Funders, policy makers, and others should work to spur the development of cost-saving therapies that would help rein in US health spending, recommends a new report from RAND.
Spending on expensive new technologies and treatments is one of the factors driving US health costs—more per capita than any other nations—and leaving individuals and families feeling the pinch of rising copays and other health-related expenses, according to the report. Curbing these costs has been identified as key to maintaining the nation’s financial health.
Most cost-cutting strategies focus on reducing use of expensive treatments that don’t add much value, but the new report says that efforts to restrain costs need to start early in the development of new treatments.
The United States spends more than $2 trillion a year on health care “and the financial incentives for innovators, investors, physicians, hospitals, and patients often lead to decisions that increase spending with little payback in terms of health improvement,” explained the study’s lead author Steven Garber, PhD, MS, in a statement.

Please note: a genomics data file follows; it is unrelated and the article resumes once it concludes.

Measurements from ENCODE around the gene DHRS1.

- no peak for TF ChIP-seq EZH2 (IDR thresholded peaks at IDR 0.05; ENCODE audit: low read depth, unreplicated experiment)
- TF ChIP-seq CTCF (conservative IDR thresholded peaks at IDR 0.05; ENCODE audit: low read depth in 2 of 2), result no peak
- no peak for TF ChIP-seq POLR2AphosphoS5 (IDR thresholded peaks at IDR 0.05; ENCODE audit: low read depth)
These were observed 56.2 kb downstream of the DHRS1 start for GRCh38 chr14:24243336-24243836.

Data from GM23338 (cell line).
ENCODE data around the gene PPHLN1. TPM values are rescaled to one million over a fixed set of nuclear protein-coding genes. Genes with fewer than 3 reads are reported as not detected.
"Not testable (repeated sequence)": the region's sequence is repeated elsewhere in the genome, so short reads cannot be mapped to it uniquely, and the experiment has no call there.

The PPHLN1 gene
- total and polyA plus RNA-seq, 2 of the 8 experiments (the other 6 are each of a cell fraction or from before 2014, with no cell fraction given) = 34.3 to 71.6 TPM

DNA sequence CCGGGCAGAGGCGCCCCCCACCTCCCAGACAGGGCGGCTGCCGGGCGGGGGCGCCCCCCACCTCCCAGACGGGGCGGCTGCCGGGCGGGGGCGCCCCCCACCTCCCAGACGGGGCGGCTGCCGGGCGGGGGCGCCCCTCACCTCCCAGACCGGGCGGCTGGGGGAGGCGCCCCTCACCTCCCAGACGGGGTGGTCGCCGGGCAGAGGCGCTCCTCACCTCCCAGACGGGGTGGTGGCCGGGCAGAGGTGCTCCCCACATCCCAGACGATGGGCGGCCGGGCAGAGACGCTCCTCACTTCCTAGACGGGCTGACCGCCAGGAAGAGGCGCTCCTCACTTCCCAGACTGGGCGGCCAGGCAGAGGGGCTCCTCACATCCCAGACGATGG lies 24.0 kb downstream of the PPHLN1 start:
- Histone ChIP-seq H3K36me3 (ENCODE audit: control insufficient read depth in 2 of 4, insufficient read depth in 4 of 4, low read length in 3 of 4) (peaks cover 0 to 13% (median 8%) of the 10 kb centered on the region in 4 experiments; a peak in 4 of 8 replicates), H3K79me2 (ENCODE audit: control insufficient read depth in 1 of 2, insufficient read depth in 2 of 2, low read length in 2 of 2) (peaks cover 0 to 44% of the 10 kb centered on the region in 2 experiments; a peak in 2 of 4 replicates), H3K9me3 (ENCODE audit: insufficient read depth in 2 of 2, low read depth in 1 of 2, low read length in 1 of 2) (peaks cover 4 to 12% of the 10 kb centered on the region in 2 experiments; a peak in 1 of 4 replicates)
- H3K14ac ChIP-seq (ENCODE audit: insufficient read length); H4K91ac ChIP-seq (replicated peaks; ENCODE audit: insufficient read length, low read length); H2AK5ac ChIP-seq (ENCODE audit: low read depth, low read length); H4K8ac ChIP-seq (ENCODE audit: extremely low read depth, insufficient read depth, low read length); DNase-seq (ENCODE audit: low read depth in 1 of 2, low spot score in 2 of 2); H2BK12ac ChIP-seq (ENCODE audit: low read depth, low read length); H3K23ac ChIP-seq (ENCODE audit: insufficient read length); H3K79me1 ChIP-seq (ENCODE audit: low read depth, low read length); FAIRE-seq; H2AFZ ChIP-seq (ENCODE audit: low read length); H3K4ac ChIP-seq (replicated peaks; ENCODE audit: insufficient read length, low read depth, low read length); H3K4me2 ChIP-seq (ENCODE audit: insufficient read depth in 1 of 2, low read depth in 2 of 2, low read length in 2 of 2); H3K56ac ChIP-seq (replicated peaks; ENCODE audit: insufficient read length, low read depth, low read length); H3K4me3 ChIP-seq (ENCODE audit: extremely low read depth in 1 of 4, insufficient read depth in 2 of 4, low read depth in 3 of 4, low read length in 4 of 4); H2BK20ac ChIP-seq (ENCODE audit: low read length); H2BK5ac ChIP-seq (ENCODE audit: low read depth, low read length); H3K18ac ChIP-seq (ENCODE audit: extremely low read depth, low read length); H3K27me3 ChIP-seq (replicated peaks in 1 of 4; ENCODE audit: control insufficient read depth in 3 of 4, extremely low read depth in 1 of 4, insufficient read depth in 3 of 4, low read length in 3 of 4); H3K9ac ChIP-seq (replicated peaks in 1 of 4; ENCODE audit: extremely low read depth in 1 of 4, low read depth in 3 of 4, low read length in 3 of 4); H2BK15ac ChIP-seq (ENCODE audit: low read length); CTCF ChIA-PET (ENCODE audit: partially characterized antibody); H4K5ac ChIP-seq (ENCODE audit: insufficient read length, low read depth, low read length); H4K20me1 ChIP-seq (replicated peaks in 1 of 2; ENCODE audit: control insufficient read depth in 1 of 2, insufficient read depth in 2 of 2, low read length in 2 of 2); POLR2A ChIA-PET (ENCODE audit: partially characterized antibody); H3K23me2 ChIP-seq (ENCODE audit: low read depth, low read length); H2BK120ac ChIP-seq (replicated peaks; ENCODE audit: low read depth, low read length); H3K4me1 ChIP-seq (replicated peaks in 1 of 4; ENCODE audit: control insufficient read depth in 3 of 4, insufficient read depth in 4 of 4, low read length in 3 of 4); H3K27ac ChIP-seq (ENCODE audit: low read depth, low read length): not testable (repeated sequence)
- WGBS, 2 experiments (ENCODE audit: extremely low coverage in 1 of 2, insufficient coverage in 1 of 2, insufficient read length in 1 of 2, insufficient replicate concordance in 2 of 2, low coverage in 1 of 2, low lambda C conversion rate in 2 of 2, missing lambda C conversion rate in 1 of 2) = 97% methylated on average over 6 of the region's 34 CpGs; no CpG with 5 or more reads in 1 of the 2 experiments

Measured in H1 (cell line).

Garber, a senior economist at RAND, and his coauthors suggest that policy tweaks are needed to create financial incentives for developing interventions that both promote health and reduce health spending. The US government might consider offering prizes for interventions that cut costs or expedite US Food and Drug Administration approvals for such products, or investing in cost-saving interventions by purchasing their patents or creating public-private investment funds, they suggest.
They also suggest changes to the Centers for Medicare and Medicaid Services (CMS) reimbursement policies to promote use of more cost-effective interventions. For example, they suggest CMS work with the FDA to coordinate policies on approvals and coverage, and reform coverage policies to promote use of cost-saving treatments and discourage use of costly treatments that don’t improve care.
Garber and colleagues argue in the report that “spending on health care in the United States constrains our opportunities to make progress on major public and private priorities other than health, and there is substantial room for reducing spending in ways requiring only fairly small sacrifices in population health.”